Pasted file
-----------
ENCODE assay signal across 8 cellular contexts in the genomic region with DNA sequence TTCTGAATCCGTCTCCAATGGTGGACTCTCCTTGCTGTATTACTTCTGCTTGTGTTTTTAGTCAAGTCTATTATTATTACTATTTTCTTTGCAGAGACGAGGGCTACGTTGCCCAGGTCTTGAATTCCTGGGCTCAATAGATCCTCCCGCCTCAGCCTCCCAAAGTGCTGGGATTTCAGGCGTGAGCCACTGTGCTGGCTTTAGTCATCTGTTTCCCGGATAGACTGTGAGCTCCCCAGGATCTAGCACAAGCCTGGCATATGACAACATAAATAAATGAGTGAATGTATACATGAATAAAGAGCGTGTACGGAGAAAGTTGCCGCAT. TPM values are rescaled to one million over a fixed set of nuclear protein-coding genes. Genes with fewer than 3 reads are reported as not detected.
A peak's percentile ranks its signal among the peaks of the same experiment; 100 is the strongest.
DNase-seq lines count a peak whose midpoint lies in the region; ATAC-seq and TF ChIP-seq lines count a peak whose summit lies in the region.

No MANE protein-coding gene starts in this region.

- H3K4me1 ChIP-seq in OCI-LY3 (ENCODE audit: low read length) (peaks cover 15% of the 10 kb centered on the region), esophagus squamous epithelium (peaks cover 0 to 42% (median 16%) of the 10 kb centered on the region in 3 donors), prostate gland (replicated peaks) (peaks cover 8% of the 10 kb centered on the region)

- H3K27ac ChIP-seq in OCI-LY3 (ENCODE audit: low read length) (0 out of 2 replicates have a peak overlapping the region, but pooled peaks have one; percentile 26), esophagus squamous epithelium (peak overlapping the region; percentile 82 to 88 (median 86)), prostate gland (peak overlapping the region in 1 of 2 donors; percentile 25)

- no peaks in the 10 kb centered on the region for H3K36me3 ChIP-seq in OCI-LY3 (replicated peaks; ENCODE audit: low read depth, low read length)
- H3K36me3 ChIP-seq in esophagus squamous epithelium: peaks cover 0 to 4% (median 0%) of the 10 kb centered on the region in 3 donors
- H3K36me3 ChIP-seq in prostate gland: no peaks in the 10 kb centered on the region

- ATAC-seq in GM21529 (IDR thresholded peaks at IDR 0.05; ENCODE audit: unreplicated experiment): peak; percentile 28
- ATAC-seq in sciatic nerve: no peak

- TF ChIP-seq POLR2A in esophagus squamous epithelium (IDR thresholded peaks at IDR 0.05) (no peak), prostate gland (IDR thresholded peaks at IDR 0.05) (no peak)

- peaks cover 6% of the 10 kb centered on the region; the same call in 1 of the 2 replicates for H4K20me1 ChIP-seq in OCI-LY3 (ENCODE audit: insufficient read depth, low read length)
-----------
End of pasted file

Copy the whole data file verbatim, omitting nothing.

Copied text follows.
ENCODE assay signal across 8 cellular contexts in the genomic region with DNA sequence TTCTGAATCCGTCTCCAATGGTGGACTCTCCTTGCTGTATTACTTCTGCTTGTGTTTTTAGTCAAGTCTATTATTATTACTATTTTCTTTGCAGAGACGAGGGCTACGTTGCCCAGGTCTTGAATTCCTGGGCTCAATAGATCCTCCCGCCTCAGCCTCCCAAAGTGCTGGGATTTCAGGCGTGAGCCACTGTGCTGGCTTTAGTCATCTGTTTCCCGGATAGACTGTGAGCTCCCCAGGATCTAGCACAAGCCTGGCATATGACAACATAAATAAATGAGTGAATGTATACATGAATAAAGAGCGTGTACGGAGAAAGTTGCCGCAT. TPM values are rescaled to one million over a fixed set of nuclear protein-coding genes. Genes with fewer than 3 reads are reported as not detected.
A peak's percentile ranks its signal among the peaks of the same experiment; 100 is the strongest.
DNase-seq lines count a peak whose midpoint lies in the region; ATAC-seq and TF ChIP-seq lines count a peak whose summit lies in the region.

No MANE protein-coding gene starts in this region.

- H3K4me1 ChIP-seq in OCI-LY3 (ENCODE audit: low read length) (peaks cover 15% of the 10 kb centered on the region), esophagus squamous epithelium (peaks cover 0 to 42% (median 16%) of the 10 kb centered on the region in 3 donors), prostate gland (replicated peaks) (peaks cover 8% of the 10 kb centered on the region)

- H3K27ac ChIP-seq in OCI-LY3 (ENCODE audit: low read length) (0 out of 2 replicates have a peak overlapping the region, but pooled peaks have one; percentile 26), esophagus squamous epithelium (peak overlapping the region; percentile 82 to 88 (median 86)), prostate gland (peak overlapping the region in 1 of 2 donors; percentile 25)

- no peaks in the 10 kb centered on the region for H3K36me3 ChIP-seq in OCI-LY3 (replicated peaks; ENCODE audit: low read depth, low read length)
- H3K36me3 ChIP-seq in esophagus squamous epithelium: peaks cover 0 to 4% (median 0%) of the 10 kb centered on the region in 3 donors
- H3K36me3 ChIP-seq in prostate gland: no peaks in the 10 kb centered on the region

- ATAC-seq in GM21529 (IDR thresholded peaks at IDR 0.05; ENCODE audit: unreplicated experiment): peak; percentile 28
- ATAC-seq in sciatic nerve: no peak

- TF ChIP-seq POLR2A in esophagus squamous epithelium (IDR thresholded peaks at IDR 0.05) (no peak), prostate gland (IDR thresholded peaks at IDR 0.05) (no peak)

- peaks cover 6% of the 10 kb centered on the region; the same call in 1 of the 2 replicates for H4K20me1 ChIP-seq in OCI-LY3 (ENCODE audit: insufficient read depth, low read length)